"I see a roundabout as an oasis on a sea of tarmac," says Kevin Beresford, his deadpan West Midlands accent conveying a sarcasm that simply isn't there.
"They lift our spirits during long journeys with their infinite variety," he continues.
Is that not an overly lyrical description of a road junction? "Well," he says, "I'm the President of the UK Roundabout Appreciation Society. What do you expect?"
The society has been judging contenders for Roundabout of the Year since 2003, ever since Beresford's printing company was looking for something different to put on a calendar and, somewhat inexplicably, chose roundabouts. ("We were tired of Beckham, firemen and Jordan," he says.) This year, the first prize went to Tewkesbury's Stonehills roundabout, on which sits a wooden statue of a horse and rider charging into battle. "Personally," he says, "I liked the Tin Man in Brownhills in Staffordshire. It's like a Soviet-era statue of a miner. On a roundabout."
Were you outvoted? "No, I'm never outvoted," he replies. "This society is not a democracy."
What is it then, exactly? "Well," he says, "we meet on a bi-monthly basis in a pub in Redditch and we swap data. People go on their holidays, they take pictures of roundabouts, they bring them back and we discuss the different aspects of said roundabouts."
And is there a wide range of tastes within the society? "I prefer the ones that tell a story," he says, "but some go for what we call the Titchmarshes – the roundabouts in full bloom. Some are functionalists. They love the Magic Roundabout in Swindon, which is a roller coaster of a ride. It's the white-knuckle ride of all roundabouts. A pure adrenaline rush."
Beresford is producing a Roundabouts of the World calendar this year, inspired by global enthusiasm for the society and its aims, whatever they may be. "The first roundabout appeared in New York in 1903," he says, "but they never took off in America for some reason. It was the French that really picked up the ball and ran with it – they've got something like 30,000 roundabouts over there, and the standard is really of the highest order. The Arc de Triomphe – there's something like 12 exits off that thing! But it was the British who coined the word roundabout. Before that it was called a one-way gyratory."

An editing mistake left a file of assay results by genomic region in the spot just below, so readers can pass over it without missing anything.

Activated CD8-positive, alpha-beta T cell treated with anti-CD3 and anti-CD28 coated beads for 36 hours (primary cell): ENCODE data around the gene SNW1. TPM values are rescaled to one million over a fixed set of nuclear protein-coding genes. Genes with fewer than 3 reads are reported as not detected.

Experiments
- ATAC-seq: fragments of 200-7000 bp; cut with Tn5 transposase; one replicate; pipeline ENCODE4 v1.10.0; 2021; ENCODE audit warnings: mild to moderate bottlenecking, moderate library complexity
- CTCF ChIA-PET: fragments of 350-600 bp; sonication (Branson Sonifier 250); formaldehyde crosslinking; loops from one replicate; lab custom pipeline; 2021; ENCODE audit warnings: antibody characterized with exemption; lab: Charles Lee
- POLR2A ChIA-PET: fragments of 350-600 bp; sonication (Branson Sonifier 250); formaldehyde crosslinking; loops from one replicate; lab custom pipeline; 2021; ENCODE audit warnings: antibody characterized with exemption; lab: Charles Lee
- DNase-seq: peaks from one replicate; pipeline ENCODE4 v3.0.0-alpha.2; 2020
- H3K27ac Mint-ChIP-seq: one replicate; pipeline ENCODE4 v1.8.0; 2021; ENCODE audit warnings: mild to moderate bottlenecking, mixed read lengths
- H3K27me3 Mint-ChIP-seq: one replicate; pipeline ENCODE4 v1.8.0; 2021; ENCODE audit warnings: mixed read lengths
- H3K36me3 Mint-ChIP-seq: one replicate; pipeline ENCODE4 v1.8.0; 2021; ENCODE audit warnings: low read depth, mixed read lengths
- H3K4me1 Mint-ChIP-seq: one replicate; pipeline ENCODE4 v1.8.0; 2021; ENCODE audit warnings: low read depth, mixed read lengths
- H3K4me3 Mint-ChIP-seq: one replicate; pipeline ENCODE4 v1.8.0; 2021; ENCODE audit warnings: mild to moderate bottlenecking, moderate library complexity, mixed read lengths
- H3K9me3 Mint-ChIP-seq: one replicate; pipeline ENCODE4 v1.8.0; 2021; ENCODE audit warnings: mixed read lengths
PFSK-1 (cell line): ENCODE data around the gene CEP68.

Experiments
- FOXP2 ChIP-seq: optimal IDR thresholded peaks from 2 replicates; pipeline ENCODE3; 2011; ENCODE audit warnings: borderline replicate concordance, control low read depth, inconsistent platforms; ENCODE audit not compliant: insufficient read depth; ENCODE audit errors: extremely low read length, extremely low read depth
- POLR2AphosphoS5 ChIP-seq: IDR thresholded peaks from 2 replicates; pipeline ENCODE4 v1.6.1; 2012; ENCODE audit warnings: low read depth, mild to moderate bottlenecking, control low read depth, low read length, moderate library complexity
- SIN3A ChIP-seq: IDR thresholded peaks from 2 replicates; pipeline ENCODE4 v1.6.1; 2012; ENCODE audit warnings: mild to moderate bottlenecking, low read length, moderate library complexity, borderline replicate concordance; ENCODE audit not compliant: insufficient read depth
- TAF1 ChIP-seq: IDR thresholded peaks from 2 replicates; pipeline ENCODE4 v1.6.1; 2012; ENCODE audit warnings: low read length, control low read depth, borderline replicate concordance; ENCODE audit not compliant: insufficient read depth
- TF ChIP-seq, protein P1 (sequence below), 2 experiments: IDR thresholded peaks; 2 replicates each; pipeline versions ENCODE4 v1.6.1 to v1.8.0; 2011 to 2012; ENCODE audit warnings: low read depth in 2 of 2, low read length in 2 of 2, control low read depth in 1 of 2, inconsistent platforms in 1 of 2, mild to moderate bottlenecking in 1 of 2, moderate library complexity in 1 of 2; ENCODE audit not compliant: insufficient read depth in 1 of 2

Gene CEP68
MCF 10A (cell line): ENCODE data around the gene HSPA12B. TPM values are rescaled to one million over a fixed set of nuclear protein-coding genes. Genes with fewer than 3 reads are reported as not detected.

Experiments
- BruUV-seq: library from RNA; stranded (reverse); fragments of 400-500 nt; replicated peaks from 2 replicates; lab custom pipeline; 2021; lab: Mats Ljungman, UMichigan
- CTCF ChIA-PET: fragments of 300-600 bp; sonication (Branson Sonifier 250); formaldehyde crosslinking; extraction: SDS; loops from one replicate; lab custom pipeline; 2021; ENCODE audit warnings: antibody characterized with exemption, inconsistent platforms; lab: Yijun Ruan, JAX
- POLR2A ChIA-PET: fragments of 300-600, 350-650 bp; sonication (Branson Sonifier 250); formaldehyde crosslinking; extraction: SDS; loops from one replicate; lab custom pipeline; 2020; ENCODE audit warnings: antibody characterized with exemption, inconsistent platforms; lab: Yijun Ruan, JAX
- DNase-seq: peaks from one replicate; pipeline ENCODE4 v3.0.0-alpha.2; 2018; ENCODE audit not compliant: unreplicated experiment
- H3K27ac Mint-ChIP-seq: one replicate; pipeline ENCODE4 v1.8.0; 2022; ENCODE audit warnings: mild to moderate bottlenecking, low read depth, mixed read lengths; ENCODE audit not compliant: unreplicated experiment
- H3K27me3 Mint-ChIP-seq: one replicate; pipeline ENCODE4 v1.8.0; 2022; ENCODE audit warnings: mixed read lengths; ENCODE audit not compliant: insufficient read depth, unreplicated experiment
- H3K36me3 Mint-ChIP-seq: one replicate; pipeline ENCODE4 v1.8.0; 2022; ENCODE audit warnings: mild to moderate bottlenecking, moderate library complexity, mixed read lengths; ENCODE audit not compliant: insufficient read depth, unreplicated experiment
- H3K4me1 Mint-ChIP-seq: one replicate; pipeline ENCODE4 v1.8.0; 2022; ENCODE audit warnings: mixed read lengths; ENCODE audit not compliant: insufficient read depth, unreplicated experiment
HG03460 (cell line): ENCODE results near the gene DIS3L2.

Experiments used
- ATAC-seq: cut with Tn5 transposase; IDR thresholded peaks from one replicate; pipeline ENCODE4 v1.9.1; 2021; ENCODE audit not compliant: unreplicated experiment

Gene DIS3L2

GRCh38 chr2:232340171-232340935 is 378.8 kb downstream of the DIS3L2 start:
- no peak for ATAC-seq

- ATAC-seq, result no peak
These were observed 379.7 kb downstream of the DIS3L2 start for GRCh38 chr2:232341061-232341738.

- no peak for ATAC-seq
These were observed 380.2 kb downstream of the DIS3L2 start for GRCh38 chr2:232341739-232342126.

Beresford pauses. "Actually," he says, "I quite like the word gyratory."
He is proud of the way that the UK has caught up with and, in many cases, overtaken the French. "A lot of roundabouts reflect what's going on the area – like in Dudley you have a lot of heavy industry, so there's a lot of foundry objects on their roundabouts. Or it might reflect something that's cultural, like the Dorking Cockerel roundabout: a 20ft giant cockerel. Apparently it's quite a famous cockerel, the Dorking Cockerel. It's quite unique. I think it's got five toes."
Maybe roundabouts enable local authorities to lose their inhibitions; to fill dead space by allowing their imaginations to run wild?
"Definitely," he says. "You can put anything on a roundabout. In Birmingham, you've got a Chinese pagoda on one. You've got laser and light shows in Haverhill, a working windmill in York, a shepherd and his flock in Shepton Mallet. And now you're getting councils employing artists to come up with sculptures, which is great. If Andy Warhol was alive, he'd definitely be putting stuff on roundabouts."
But does the society have disdain for the plain roundabout with a simple expanse of grass? "Not at all," says Beresford. "A garden in the middle of a road junction? It's perfect. It's much more green than a traffic light. We have a saying in the society: There's No Green In Traffic Lights. They cost a lot of money to maintain, you know. But most roundabouts, you can just mow them. Job done."
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